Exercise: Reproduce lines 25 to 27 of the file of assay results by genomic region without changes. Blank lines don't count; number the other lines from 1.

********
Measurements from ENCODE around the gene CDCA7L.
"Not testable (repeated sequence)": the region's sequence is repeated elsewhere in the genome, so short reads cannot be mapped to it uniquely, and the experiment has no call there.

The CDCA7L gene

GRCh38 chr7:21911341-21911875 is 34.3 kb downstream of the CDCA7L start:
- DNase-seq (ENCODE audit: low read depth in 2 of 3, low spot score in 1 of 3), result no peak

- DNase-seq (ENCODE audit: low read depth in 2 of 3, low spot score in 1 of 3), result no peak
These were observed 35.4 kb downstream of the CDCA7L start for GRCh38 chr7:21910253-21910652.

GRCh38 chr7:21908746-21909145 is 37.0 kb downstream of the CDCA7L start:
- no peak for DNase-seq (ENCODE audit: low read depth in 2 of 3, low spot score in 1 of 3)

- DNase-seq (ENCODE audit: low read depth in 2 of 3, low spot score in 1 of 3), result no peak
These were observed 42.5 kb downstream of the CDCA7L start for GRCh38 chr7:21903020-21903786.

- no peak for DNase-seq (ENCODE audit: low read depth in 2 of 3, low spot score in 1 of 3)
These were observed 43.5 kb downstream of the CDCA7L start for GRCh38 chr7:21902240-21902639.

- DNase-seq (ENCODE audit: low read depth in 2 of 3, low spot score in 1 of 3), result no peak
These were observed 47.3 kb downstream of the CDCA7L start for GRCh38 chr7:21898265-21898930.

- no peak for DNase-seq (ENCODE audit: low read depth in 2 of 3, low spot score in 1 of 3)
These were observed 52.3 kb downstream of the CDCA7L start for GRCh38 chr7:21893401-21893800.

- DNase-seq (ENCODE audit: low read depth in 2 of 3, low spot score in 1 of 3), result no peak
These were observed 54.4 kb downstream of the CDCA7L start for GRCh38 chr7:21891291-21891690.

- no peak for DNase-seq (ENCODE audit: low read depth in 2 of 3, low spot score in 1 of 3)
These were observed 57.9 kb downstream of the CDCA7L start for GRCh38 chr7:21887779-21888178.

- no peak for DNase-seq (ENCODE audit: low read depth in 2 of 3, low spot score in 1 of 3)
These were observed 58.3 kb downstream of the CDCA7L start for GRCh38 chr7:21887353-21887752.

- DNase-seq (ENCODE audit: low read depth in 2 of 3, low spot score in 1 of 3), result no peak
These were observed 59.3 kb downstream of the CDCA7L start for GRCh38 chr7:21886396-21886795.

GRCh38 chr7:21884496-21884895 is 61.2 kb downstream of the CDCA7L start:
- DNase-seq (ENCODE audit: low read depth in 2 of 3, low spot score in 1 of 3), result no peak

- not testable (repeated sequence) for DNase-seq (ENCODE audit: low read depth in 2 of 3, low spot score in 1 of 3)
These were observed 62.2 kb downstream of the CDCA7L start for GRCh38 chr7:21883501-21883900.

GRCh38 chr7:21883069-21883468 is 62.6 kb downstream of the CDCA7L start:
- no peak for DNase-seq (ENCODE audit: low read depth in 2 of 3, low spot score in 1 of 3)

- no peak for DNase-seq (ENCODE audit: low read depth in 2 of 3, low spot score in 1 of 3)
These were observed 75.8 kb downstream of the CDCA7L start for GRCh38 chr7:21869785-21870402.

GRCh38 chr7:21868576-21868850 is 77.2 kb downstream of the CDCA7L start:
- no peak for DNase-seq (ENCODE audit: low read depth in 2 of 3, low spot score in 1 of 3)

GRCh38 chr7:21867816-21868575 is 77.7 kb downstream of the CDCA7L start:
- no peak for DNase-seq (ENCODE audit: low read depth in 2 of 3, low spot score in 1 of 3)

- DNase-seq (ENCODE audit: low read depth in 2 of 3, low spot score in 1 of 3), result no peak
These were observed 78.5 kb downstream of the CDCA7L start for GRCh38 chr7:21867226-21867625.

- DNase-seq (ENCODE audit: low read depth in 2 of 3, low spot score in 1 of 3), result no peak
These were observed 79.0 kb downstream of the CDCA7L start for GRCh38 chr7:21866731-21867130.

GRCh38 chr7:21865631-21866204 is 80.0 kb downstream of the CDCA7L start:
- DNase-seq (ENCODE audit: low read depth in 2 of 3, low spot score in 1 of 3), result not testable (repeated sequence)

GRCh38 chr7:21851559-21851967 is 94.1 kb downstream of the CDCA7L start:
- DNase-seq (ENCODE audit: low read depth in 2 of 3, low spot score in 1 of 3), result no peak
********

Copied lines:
These were observed 59.3 kb downstream of the CDCA7L start for GRCh38 chr7:21886396-21886795.

GRCh38 chr7:21884496-21884895 is 61.2 kb downstream of the CDCA7L start:
- DNase-seq (ENCODE audit: low read depth in 2 of 3, low spot score in 1 of 3), result no peak